A spindle spider is used to add another support for long shafts that extend through the bore of a lathe. Without a spindle spider, the there is no support left of the chuck and the work piece can flop around inside of the bore, and this motion may transmit and impact the machining.
Not all lathes come with spindle spiders. The South Bend SB1001 does not, but here we will make one. The spindle spider we’ll make is shown to the left of the original SB1001 spindle nut. The stock for the work piece was 1215 2-1/2″ steel rod from McMaster.
The first operations are to face, turn outside, spot drill, drill 1″ through the center, bore to under minor diameter of the spindle, and bore thread relief. The outside turning is partially for looks, but mainly to reduce the diameter so it’ll be possible to access a set screw that locks the spindle spider in place, given it recesses a bit into the spindle pulley. Spot drill and then immediately drill to a diameter suitable for boring, e.g. 1″. Drill bits are meant to have pressure at the center of the bit, and step drilling, e.g., starting with 1/4, then 1/2, etc. messes this up, and the chatter can create problems and the bit can jam.
After flipping the work piece over in the chuck the next operations are remove extra length of material used to previously hold it, bore to minor diameter, thread 40mm-1.5 thread. After the extra material is removed, the spindle spider is now to the its final length. Because it’s going to be difficult, especially with a three jaw chuck, to get the previously bored hole centered with the spindle after flipping the work piece, finish boring to the minimum diameter after flipping, which also trues up the bore. To perform the threading, the compound is going to be rotated around to 60deg, or slightly under, instead of 30deg as would be used for external threads. Watch a YouTube video on this to make sure the particular set up is clear. Calculating the depth of cut can be done with some trig. The SB1001 can’t use the thread dial for metric threads, so at the end of a thread pass, leave the half-nut in place, advance the cross slide, and put the spindle in reverse to back the threading tool out of the bore.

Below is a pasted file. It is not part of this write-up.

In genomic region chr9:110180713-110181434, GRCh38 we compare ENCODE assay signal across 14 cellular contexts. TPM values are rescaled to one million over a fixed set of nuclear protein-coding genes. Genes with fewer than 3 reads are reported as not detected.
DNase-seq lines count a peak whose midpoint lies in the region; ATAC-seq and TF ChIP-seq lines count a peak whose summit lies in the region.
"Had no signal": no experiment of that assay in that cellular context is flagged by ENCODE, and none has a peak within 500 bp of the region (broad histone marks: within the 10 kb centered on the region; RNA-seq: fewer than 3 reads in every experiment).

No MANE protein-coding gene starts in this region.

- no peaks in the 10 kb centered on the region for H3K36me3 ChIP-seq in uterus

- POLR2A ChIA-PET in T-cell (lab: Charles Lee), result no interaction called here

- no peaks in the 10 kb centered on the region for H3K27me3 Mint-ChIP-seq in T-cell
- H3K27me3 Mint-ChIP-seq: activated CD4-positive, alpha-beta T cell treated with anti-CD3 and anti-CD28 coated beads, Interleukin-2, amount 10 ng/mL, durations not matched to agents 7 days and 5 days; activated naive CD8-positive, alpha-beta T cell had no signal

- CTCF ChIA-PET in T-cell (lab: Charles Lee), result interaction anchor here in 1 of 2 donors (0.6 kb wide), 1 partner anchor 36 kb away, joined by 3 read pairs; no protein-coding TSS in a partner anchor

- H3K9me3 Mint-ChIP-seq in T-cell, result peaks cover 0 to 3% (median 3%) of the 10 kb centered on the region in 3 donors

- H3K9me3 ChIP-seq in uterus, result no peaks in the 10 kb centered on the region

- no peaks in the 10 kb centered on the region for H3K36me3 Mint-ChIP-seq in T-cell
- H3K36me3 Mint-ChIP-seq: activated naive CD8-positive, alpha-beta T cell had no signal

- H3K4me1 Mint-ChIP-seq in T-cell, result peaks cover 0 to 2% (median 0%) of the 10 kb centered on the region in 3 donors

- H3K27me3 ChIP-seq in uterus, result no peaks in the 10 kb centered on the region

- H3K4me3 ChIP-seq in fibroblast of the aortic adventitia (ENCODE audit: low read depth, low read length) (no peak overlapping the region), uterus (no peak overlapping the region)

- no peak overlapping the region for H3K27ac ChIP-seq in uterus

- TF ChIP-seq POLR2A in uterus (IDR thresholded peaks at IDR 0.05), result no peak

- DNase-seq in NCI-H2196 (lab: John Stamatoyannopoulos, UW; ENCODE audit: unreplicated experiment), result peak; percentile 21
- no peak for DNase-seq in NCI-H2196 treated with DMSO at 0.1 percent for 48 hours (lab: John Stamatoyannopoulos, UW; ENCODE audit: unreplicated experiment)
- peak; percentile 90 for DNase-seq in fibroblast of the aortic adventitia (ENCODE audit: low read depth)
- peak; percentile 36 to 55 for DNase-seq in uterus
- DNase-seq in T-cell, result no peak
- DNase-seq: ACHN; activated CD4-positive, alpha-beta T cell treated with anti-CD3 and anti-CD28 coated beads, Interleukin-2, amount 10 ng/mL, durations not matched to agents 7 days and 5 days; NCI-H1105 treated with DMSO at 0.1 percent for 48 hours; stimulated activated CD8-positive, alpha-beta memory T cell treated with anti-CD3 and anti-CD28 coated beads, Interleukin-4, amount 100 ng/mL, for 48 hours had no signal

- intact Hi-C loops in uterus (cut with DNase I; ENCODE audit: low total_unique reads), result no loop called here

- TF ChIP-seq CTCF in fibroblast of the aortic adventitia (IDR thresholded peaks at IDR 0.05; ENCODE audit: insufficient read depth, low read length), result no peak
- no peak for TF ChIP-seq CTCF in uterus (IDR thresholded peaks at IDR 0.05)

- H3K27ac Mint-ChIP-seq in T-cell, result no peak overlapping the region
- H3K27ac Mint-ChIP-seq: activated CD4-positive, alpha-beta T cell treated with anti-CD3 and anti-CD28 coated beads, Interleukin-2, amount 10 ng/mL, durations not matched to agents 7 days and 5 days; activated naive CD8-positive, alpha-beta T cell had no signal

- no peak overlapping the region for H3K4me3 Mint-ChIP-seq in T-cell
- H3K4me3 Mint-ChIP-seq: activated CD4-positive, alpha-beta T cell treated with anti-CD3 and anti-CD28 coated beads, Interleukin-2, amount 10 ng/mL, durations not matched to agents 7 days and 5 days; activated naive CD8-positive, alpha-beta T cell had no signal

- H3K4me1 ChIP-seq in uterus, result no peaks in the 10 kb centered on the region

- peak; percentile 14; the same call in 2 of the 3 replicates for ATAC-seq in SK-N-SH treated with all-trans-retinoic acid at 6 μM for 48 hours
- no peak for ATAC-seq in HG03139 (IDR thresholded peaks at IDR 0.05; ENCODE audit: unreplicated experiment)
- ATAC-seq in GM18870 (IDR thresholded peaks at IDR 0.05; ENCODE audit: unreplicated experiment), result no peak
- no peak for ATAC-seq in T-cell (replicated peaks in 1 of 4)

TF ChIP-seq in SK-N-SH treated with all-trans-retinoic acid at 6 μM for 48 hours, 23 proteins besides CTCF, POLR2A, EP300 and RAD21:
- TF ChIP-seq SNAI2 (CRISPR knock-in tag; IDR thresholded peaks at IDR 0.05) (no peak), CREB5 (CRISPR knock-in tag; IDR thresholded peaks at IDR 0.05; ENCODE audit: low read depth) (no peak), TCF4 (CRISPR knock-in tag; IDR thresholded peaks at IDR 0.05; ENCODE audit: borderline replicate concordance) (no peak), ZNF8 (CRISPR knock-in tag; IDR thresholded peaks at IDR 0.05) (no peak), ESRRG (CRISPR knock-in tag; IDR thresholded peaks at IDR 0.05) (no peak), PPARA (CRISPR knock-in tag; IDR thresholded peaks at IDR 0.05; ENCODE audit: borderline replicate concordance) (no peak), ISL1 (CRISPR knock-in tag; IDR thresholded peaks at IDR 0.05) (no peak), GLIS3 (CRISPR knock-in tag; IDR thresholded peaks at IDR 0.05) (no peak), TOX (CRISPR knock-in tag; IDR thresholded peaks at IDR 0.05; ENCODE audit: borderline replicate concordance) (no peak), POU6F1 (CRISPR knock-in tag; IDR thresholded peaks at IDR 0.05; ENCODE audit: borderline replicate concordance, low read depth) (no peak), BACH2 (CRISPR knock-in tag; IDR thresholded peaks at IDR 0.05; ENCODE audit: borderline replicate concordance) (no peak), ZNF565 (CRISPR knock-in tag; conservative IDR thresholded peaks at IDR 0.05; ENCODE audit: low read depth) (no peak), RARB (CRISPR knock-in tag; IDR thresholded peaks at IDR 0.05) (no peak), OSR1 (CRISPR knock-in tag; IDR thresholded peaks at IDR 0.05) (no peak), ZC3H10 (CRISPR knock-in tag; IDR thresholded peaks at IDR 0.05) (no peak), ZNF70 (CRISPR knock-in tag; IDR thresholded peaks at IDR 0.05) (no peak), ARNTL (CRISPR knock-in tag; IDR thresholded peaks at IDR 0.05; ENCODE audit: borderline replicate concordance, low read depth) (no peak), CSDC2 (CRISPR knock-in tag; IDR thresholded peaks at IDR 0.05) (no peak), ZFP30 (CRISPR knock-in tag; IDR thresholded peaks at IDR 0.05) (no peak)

I don’t have a rotary table, so to get decent layouts on a circumference, I create and print a template for layout, e.g., in a CAD program, hold in place, verify first and last marks line up, whose distance matches the circumference, and mark positions with a scribing tool. The layout can aligned against the work piece edge or a line offset from the edge. If careful, this method seemed to work fine.
To line up the drill press spindle, a center finder can be used. This center finder can be used to get the correct offset, as well as hit the top, i.e., drill through the center.
Spot drill, drill, tap now or later, rotate, repeat. Use parallels as additional vice fences to help positioning. As long as the vice is not moved, it will not necessary to re-indicate work piece center. Line up spot drill with scribed lines. Drill two shallow holes on outside face to receive a spanner wrench.
To create non-marring screws for the spider, drill screws to receive round head aluminum rivets, e.g. AN470AD-4-4. After inserted, turn the rivet heads down to avoid interference when screwing into nut. The head of the screw may need to be turned down to avoid interference with the spindle pulley.
Create a simple spanner wrench using a piece of stock and a couple screws. Grind the screws to a length that allows the wrench to correct seat on the spindle spider. Tighten spindle spider onto spindle and tighten set screw.
Enjoy. Unless the pulley cover is modified, when using the spindle spider the cover will probably need to be opened. As always, be very careful to avoid the gears and pulleys when operating the lathe.